Motivational Interviewing (MI) is a direct yet client-centred counselling style for motivating individuals/tāngata to change. Motivational Interviewing helps people who are aware that change is needed and are experiencing a fear of letting go and trying something new. Motivational Interviewing avoids confrontation and reflects on the positive values that individuals bring to their own lives. MI works well for people who are unsure about change and are in the early stages of the wheel of change.
CBT helps the individual to change unhelpful thoughts, feelings, and behaviours. In relation to gambling harm, CBT uses a range of cognitive and behavioural strategies to help identify and challenge unhelpful thoughts (for example, magical thinking and superstitious beliefs), responses to stress and life difficulties, and how a person responds to triggers for gambling.
Graded Exposure is a cognitive behavioural technique that assists people to reduce their gambling urges. Over time, through systematic exposure to gambling triggers (things that make people feel like gambling such as the sounds associated with pokie machines, money, etc) urges can significantly be reduced and in some cases extinguished. Exposure is one of the most effective psychological treatments that exist, having a 90% effectiveness rate with some anxiety disorders.
ACT has been shown to be useful in the treatment of unsafe gambling. ACT is based on the principles of mindfulness and living in accordance to one’s values, along with facing feelings, physical sensations and memories. ACT helps the unsafe gambler to stop avoiding or attempting to control their inner experiences, including thoughts, emotions, memories, and physical sensations. This therapeutic methodology provides practical techniques for the unsafe gambler to accept their emotions and experiences and also make a commitment to live life according to their own values.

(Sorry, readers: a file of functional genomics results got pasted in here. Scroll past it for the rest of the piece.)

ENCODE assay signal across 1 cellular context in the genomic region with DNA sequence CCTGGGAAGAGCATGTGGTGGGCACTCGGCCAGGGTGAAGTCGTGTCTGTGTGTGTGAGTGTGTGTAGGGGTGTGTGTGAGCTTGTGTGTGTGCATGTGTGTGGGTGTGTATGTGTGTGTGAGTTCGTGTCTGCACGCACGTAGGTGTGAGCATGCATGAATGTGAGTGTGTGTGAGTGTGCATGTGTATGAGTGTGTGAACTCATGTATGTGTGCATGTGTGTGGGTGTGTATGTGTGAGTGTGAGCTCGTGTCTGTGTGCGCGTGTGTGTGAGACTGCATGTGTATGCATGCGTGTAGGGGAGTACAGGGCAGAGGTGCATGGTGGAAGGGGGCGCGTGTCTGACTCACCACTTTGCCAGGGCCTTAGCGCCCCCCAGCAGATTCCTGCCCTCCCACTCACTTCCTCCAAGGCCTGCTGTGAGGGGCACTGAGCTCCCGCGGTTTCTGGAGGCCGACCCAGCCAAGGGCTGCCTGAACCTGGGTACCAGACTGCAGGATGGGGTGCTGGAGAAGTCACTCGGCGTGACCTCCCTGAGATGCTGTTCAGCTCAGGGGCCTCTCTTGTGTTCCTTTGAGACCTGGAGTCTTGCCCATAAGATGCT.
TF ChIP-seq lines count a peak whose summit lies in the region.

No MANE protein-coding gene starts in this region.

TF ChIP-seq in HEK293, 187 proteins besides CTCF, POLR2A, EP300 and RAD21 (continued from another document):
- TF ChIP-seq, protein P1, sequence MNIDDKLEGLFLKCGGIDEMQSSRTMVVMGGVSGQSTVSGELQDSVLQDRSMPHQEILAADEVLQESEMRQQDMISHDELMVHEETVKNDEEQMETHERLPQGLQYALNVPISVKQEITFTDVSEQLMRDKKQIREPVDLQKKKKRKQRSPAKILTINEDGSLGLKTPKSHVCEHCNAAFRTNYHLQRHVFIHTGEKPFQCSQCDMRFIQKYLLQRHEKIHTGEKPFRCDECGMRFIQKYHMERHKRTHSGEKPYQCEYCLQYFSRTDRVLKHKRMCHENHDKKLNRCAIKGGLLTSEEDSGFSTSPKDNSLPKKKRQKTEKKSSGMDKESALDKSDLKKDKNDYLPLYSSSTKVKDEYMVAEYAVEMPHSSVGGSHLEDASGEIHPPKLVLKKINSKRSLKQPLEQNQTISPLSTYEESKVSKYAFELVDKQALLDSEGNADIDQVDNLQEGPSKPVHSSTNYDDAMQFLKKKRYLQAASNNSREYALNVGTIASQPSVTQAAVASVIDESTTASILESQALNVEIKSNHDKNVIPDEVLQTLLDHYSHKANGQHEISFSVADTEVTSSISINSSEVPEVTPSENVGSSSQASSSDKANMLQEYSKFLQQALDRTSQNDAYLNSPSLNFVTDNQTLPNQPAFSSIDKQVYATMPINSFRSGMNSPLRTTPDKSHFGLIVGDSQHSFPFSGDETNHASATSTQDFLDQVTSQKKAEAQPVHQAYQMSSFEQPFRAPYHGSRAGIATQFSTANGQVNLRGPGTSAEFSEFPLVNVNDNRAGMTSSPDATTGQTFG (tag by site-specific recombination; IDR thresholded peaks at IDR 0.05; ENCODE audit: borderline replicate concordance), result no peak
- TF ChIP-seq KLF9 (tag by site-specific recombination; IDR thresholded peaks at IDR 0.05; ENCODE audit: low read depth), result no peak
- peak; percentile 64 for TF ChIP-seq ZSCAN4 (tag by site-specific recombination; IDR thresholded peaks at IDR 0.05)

The 12 Step Approach to reducing gambling harm was developed in the USA and designed for use in a group setting. Individuals support each other in order to regain control of their gambling. This approach provides awareness that uncontrolled gambling is a symptom of deeper underlying issues. Although we do not deliver 12 Step groups at Oasis, we do have counsellors who follow the 12 Step Approach while supporting people affected by gambling harm.
In some parts of Aotearoa, there are groups that follow the 12 Step Approach, known as Gamblers Anonymous. Information about these groups is available from Oasis on request.
Spiritual principles are embedded into the 12 Step Approach, such as honesty, humility, acceptance, courage, compassion, forgiveness and self-discipline. Radical honesty, open-mindedness and willingness are all key parts of transformation in this approach.